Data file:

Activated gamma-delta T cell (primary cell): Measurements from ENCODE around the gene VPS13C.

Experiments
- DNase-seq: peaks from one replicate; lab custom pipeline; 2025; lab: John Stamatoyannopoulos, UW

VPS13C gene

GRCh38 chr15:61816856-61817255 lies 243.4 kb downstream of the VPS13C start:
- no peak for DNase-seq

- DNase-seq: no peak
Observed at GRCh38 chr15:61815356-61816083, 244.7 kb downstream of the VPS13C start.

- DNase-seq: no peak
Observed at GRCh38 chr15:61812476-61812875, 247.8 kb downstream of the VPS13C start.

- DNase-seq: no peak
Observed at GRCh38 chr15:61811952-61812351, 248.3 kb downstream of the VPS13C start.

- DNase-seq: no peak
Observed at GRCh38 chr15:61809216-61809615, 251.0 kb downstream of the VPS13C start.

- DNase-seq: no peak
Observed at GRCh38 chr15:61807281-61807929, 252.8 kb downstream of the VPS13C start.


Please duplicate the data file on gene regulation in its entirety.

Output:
Activated gamma-delta T cell (primary cell): Measurements from ENCODE around the gene VPS13C.

Experiments
- DNase-seq: peaks from one replicate; lab custom pipeline; 2025; lab: John Stamatoyannopoulos, UW

VPS13C gene

GRCh38 chr15:61816856-61817255 lies 243.4 kb downstream of the VPS13C start:
- no peak for DNase-seq

- DNase-seq: no peak
Observed at GRCh38 chr15:61815356-61816083, 244.7 kb downstream of the VPS13C start.

- DNase-seq: no peak
Observed at GRCh38 chr15:61812476-61812875, 247.8 kb downstream of the VPS13C start.

- DNase-seq: no peak
Observed at GRCh38 chr15:61811952-61812351, 248.3 kb downstream of the VPS13C start.

- DNase-seq: no peak
Observed at GRCh38 chr15:61809216-61809615, 251.0 kb downstream of the VPS13C start.

- DNase-seq: no peak
Observed at GRCh38 chr15:61807281-61807929, 252.8 kb downstream of the VPS13C start.